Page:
‘Playboy Club’: No Tortious Duty to Undisclosed Principal

Yesterday the Supreme Court handed down its decision in Banca Nazionale del Lavoro v Playboy Club London ([2018] UKSC 43). The claim related to a reference provided by the Defendant bank in relation to a high net worth individual for a line of credit to gamble at the Claimant’s club. The reference was obtained by the club via a third party, B, and in giving it the bank was unaware of the club’s interest in it or existence. The reference turned out to be incorrect and the club suffered losses as a result. At trial a question arose as to whether, in the circumstances, a duty of care could be owed by the bank to the club.

The Court of Appeal ([2016] EWCA Civ 457) applied the reasoning in Customs and Excise Commissioners v Barclays Bank plc ([2007] 1 AC 181) and concluded that no duty was owed because the bank could not have assumed responsibility to the club if it did not know of its existence; put another way the parties’ relationship was insufficiently proximate.

Before the Supreme Court, the club argued for the imposition of the duty on the basis that it was the third party’s undisclosed principal. Lord Sumption, giving the lead speech, rejected that analysis for three reasons (at [13] to [15]). First, the club’s analysis wrongly conflated contractual and tortious duties – merely because something is ‘analogous to contract’ does not mean that it imports all the same legal incidents. Secondly, dealing with another’s undisclosed principal is not sufficient to give rise to proximity to import a duty of care. In fact, the law related to undisclosed principals relies upon a legal construct to effectively get around a lack of proximity. Thirdly, the club’s argument sought to impose a single aspect of the law relating to undisclosed principals (i.e. a duty to the principal) whereas the law in fact imported a bundle of interconnected rights and duties in such circumstances.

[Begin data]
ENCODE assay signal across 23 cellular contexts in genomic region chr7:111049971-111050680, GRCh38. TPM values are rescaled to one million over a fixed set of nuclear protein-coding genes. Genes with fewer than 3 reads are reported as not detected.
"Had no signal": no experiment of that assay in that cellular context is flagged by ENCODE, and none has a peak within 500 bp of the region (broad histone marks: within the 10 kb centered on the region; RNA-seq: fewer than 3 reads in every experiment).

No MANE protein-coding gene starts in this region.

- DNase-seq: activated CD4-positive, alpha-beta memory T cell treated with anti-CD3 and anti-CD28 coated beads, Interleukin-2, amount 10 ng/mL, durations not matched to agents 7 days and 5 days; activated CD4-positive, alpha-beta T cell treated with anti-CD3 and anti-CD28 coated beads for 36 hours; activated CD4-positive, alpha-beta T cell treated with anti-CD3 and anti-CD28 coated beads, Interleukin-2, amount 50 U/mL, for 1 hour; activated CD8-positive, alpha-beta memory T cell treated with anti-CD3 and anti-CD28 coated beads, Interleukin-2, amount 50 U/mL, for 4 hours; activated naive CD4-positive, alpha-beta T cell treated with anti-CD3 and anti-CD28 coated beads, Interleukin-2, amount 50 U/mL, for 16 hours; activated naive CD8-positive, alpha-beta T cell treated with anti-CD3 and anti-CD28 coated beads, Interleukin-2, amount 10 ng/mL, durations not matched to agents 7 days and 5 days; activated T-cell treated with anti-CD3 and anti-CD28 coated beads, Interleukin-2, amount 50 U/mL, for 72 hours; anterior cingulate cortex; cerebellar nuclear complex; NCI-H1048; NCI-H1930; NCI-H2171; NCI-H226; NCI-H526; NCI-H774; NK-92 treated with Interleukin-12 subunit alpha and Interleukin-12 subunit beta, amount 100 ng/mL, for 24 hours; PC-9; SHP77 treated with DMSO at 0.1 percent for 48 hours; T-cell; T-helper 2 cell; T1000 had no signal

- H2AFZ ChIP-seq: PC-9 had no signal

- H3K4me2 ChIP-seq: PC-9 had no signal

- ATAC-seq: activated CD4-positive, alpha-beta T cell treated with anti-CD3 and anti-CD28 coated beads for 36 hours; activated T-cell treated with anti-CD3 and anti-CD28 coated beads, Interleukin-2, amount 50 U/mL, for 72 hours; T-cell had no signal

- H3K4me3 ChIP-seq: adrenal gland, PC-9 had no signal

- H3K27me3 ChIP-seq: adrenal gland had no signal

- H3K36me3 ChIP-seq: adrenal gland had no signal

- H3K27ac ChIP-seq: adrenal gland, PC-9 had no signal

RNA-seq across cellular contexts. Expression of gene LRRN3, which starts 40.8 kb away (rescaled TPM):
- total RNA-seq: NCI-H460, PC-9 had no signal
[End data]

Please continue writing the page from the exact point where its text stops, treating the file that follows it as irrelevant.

This decision provides an orthodox confirmation of the general rules relating to the imposition of tortious duties and undisclosed principals. Proximity of the parties’ relationship and assumption of responsibility are of central importance and Hedley Byrne remains the starting point in most cases.

A copy of the full decision is available here: banca nazionale del lavoro v playboy.